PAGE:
Changes are coming to the city’s co-working space, Port 100.
Members are poised to assume the lease the city has with a building owner that houses Port 100. However, they say they need additional city dollars before they can become a self-sustaining organization.
Maureen Ballatori, who manages the co-working space and is also owner of 29 Design Studio, said she and another Port 100 member will appear before City Council Wednesday night to ask for funding aimed at sustaining operations after city support ends.
The co-working site provides office amenities for those who don’t need — or can’t afford — a space of their own.
Assistant City Manager Adam Blowers said the city’s lease with building owner Dave Linger expires at the end of August.
Blowers said the city originally budgeted $25,000 for 2019, but Council cut the expenditure to $17,000 in the adopted budget. That funding includes rent and other expenses.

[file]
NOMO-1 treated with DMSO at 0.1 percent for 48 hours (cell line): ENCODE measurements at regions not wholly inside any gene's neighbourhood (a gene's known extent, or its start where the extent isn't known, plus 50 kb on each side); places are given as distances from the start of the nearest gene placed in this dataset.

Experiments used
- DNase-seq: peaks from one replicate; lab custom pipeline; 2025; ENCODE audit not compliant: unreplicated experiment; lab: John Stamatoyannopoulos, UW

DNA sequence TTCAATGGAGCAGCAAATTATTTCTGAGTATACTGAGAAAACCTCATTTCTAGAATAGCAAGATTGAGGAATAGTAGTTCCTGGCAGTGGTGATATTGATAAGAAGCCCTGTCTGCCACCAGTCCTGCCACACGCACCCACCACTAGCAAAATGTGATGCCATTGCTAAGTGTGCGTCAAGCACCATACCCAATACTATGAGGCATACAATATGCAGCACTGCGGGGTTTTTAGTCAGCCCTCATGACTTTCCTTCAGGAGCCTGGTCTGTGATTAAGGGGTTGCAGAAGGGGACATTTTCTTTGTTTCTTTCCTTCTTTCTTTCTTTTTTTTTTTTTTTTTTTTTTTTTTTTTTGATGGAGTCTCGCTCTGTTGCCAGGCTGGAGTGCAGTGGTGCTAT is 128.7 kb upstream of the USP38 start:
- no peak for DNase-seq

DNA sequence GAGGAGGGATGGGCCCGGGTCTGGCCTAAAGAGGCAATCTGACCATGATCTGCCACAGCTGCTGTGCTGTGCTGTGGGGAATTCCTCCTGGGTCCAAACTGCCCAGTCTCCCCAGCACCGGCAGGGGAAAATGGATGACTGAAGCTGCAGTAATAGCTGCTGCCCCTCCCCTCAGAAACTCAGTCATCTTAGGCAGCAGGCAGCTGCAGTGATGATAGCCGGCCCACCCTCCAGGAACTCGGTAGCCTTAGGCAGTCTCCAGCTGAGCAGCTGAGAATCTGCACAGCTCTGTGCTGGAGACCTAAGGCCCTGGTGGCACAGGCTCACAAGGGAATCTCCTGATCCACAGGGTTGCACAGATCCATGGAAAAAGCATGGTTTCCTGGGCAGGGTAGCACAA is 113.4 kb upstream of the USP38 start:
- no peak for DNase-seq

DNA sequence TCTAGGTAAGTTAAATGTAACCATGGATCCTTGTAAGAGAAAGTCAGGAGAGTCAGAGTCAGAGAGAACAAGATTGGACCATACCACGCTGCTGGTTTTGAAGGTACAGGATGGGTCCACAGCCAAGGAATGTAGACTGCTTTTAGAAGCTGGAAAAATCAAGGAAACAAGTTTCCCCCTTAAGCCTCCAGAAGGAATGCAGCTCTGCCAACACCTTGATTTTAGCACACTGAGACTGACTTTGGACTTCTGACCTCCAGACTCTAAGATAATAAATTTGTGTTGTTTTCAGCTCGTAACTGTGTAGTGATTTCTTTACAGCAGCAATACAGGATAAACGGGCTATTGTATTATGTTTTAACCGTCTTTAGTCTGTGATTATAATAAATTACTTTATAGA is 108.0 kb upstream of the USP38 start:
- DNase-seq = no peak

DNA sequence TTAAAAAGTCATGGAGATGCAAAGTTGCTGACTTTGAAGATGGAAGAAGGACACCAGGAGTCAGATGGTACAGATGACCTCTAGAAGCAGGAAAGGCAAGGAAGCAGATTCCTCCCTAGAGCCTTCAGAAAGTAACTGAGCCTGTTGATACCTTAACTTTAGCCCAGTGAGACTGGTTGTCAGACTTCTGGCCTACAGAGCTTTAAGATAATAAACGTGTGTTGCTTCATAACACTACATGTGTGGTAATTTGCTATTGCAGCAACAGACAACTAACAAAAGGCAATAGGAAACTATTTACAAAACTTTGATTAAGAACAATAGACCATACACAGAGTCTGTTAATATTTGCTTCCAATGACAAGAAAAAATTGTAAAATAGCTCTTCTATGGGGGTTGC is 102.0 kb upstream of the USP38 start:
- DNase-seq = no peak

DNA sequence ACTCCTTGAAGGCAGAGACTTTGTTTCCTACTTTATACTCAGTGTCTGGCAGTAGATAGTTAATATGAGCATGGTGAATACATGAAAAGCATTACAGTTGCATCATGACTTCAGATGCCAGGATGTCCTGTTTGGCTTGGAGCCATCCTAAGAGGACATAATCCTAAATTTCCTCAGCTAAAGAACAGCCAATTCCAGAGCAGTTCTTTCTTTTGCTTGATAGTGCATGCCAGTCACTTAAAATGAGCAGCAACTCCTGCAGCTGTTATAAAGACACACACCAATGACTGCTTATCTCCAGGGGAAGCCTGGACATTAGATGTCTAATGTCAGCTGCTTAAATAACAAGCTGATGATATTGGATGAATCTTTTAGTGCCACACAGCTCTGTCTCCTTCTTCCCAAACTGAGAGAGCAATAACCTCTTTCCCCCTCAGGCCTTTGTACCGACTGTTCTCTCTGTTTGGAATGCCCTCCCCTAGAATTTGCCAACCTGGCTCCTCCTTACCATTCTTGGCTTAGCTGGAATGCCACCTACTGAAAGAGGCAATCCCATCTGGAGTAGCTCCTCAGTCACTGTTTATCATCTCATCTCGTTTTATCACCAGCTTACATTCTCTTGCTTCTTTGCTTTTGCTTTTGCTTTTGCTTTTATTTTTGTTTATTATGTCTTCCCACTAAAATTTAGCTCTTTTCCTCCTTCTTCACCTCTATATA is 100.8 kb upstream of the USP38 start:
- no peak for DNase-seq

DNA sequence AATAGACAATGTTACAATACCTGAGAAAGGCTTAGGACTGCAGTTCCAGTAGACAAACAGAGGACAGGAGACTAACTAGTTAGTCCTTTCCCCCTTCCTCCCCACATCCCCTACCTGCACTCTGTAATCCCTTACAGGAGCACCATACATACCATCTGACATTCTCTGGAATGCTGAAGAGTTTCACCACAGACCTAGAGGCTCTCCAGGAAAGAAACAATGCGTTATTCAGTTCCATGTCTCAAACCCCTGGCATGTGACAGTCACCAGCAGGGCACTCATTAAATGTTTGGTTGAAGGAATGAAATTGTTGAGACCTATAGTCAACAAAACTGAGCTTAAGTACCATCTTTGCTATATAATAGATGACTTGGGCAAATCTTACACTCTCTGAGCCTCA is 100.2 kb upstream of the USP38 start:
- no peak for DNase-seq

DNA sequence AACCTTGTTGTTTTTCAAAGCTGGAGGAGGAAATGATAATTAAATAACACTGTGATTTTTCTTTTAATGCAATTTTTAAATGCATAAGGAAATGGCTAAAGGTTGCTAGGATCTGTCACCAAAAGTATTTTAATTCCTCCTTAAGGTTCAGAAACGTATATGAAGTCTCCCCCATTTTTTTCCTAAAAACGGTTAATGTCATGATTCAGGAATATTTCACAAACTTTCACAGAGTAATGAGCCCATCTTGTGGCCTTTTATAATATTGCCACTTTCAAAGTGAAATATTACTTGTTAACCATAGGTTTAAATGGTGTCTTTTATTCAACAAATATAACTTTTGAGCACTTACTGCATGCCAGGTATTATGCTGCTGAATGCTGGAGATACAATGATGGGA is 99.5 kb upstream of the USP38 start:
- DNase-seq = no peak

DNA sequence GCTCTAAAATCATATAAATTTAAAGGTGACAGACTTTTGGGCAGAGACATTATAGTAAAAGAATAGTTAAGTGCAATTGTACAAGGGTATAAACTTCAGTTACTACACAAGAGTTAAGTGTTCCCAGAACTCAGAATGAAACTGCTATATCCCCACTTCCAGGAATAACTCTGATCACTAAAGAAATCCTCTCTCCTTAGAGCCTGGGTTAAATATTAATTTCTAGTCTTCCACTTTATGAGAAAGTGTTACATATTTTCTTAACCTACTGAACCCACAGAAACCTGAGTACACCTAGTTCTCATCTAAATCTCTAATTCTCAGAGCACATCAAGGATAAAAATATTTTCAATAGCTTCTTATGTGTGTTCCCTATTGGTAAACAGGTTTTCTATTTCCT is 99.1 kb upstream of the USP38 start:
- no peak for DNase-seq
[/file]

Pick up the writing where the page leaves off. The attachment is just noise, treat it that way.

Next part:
Ballatori said Port 100 representatives hope to convince Council the co-working site is “making an active effort” to become self-sustaining. She said the goal is enough city money to cover utilities, internet and other expenses with a “reduced scale of support for the next two years.”
While Port 100 memberships provide enough money to pay the rent, Ballatori said they don’t generate enough cash to pay the utilities, high-speed internet and other expenses.
Ballatori said Port 100 has 10 members in the Castle Street site. Seven are full members, while three others are flex-time members, which gives them office access once a week at a reduced rate.